The Tapestry Shop is an imaginative fictional reconstruction of the life of Adam de la Halle, an early trouvère, or medieval minstrel, living in and around Arras in northern France in the mid-13th century. He was best known for his lighthearted play "Robin et Marion," which may have given rise to the later legends of Robin Hood. Although I hadn't been familiar with Adam or his work beforehand, the storyline drew me right into his world.
As with tapestries themselves, the novel stretches out over a wide canvas but relies on its finer details to create a beautifully woven portrait of medieval life. Its plot moves with a lively yet steady pace that suits it well. I found myself enjoying every minute of my virtual stroll through many French towns and cities, taking in the sights while following the hero and heroine on their travels.
On his journey home to Arras after a four-month exile in Douai - he had offended the wrong people with his satirical lyrics - Adam takes a detour to the village of Vitry-en-Artois, where he becomes enraptured by a lovely young woman working at her father's tapestry shop. Catherine Durant, upset over her recent betrothal to a man with a hidden cruel streak, feels attracted to Adam as well, though she knows a future with him is impossible. He's trapped in a broken marriage, and even though his wife is unfaithful, he refuses to force the issue. Medieval people had harsh punishments for adulterous women.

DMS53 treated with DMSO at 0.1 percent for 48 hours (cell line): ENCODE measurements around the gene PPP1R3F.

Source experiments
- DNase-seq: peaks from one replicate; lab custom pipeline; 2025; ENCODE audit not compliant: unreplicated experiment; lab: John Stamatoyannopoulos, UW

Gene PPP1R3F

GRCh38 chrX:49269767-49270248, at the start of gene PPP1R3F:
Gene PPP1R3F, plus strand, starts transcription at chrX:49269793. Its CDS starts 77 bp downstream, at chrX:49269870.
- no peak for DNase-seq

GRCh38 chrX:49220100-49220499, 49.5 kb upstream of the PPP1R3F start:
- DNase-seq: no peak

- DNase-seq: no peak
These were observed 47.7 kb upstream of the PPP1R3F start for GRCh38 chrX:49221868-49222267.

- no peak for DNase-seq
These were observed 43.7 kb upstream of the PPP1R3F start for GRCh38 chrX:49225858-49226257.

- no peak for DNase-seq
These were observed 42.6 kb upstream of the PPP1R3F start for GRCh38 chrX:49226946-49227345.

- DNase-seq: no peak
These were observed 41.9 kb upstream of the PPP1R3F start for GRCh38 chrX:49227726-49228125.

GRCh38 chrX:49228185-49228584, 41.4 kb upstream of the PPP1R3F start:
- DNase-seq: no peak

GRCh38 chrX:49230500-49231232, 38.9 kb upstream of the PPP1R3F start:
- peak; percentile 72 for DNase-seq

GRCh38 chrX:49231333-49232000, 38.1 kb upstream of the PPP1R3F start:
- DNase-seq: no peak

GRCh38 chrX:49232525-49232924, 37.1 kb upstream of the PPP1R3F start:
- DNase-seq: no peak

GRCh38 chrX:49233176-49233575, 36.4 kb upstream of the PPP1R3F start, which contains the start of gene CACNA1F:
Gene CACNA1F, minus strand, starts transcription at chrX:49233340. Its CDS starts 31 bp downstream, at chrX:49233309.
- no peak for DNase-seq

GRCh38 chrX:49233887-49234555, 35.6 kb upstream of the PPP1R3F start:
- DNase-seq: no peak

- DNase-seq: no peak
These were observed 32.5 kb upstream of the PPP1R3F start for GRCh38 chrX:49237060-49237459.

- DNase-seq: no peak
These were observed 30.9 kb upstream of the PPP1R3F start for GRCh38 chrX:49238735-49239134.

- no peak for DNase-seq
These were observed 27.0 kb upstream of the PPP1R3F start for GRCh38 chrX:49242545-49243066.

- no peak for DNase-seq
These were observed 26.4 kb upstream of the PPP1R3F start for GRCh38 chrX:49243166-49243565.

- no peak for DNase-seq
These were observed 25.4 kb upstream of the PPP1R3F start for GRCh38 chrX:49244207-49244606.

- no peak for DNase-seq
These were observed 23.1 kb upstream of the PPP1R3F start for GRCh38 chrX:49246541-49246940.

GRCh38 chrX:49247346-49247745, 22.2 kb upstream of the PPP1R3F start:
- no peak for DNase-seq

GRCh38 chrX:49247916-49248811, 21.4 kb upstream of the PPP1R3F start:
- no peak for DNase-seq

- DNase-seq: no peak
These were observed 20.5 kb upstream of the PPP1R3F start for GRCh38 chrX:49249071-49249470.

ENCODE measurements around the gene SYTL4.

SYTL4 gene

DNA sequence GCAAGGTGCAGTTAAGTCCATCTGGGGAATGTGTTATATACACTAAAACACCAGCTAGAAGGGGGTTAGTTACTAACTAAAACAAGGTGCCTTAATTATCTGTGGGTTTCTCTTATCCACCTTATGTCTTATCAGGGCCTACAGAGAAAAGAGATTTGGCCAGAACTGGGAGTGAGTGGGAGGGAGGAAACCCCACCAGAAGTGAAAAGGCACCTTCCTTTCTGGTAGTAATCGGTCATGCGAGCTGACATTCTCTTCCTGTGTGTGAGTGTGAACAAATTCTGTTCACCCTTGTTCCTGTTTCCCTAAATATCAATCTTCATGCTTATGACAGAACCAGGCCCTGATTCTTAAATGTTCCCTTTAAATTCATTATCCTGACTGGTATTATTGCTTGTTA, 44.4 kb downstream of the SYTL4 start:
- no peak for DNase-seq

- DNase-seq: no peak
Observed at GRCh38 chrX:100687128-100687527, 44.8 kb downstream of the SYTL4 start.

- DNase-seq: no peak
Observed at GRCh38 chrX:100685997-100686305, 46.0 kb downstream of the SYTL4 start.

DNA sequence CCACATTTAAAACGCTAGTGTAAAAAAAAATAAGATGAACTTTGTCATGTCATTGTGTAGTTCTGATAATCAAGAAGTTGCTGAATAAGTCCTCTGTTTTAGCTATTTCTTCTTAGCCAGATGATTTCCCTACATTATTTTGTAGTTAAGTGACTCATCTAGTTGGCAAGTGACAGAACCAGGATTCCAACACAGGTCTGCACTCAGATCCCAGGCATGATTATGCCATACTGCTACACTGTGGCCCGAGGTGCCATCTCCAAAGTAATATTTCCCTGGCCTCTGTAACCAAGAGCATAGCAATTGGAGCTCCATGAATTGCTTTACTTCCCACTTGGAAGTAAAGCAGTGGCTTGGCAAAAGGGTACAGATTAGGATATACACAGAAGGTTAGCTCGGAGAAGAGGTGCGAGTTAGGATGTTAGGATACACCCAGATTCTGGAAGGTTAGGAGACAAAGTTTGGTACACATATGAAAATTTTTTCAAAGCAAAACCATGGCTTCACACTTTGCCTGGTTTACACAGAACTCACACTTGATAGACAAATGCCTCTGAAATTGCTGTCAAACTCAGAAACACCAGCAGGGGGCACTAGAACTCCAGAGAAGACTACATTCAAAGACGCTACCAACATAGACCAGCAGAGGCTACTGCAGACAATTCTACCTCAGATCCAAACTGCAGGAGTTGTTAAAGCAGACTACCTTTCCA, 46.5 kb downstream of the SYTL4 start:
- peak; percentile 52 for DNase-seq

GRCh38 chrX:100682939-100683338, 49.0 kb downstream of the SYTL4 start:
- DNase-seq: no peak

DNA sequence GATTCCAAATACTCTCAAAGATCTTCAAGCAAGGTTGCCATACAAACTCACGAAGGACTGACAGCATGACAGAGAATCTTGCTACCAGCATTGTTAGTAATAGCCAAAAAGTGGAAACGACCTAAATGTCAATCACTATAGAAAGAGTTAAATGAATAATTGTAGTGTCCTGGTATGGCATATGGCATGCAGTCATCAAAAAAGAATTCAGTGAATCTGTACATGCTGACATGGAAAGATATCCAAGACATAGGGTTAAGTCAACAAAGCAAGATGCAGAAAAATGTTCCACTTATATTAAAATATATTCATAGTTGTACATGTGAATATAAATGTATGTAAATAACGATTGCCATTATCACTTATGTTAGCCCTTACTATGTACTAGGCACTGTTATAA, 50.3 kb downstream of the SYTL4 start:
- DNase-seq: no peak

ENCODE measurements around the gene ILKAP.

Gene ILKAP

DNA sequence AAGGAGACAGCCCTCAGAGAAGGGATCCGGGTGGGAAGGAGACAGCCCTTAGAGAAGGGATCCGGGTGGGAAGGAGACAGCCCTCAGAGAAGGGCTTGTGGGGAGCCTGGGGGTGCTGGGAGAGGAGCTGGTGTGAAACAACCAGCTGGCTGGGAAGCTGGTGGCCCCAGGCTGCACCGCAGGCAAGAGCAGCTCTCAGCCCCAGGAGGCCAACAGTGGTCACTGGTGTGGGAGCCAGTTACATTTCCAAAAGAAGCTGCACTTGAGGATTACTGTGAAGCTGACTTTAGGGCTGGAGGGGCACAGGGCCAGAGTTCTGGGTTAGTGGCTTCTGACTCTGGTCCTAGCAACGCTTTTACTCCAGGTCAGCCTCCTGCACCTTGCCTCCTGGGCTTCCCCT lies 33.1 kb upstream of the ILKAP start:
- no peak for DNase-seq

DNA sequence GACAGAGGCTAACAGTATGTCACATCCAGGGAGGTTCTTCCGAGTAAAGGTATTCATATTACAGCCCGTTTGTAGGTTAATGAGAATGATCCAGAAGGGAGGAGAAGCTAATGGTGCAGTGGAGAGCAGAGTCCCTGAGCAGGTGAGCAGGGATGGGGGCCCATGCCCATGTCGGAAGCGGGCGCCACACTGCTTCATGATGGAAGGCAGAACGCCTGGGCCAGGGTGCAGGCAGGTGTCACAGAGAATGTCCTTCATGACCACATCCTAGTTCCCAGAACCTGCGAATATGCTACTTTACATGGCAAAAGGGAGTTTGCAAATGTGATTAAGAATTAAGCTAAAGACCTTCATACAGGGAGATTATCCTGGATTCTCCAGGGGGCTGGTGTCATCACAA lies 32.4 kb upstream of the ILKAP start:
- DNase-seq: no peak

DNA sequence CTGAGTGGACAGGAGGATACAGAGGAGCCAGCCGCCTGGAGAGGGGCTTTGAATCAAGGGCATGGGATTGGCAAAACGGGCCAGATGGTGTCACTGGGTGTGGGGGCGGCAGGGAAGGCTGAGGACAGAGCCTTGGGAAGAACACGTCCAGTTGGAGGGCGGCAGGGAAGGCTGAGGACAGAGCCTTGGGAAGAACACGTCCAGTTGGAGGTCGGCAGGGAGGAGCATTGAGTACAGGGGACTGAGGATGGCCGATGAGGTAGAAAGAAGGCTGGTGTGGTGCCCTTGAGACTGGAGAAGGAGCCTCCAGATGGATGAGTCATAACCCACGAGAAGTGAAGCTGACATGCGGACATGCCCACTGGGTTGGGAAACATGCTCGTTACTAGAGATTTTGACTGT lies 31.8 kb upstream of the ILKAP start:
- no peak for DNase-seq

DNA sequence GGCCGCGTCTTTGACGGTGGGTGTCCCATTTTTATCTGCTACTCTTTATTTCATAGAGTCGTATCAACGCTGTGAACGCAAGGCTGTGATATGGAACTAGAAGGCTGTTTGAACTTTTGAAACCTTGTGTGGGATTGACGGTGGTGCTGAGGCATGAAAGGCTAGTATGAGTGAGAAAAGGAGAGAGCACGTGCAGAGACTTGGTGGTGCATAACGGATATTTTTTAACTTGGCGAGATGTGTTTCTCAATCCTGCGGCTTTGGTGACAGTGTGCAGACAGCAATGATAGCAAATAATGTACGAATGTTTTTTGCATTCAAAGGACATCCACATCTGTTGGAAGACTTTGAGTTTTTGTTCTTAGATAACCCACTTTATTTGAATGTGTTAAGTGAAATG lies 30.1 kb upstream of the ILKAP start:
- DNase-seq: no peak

Neither Adam nor Catherine ever forgets the other, though this isn't a typical romance; the plot follows too unpredictable of a path for that. Both are likeable and sympathetic, and while some of the dilemmas they face are timeless (in addition to his romantic woes, Adam suffers from writers' block), others reflect the particular milieu. Feudalism keeps peasants and landowners in their places, and women are given only as much freedom as their husbands or male relatives permit. Catherine's piety determines the decisions she makes, sometimes to the detriment of her happiness, but this felt realistic for the time and place.
Using clear language that turns quite lyrical in places, the novel had me hearing the clacking of wheels as they passed over cobblestone streets, tasting the delicious tarts sold by street vendors, and seeing the glory of the sun light up the forest in early morning. I especially liked my visit to the Cold Fair at Troyes, an exciting gathering of craftsmen, buyers, and entertainers from all over.
There are a few errant threads - some scenes that were a little quirky - but not enough to detract from the overall picture. In its focus on the daily lives of artisans and musicians rather than the glamour of the royal court, The Tapestry Shop is refreshingly different from other novels set in medieval France. The author's close attention to detail made the era come alive, creating a historical setting I'd loved to have seen in person. Since that's not possible, alas, I'll happily recommend this book as an entertaining and enlightening alternative.
The Tapestry Shop was published by Five Star in October at $25.95 (hardbound, 326pp). For more information on her research sources as well as other diversions, visit Joyce Moore's blog. (Cover design credit to Deirdre Wait, High Pines Creative, ENC Graphic Services.)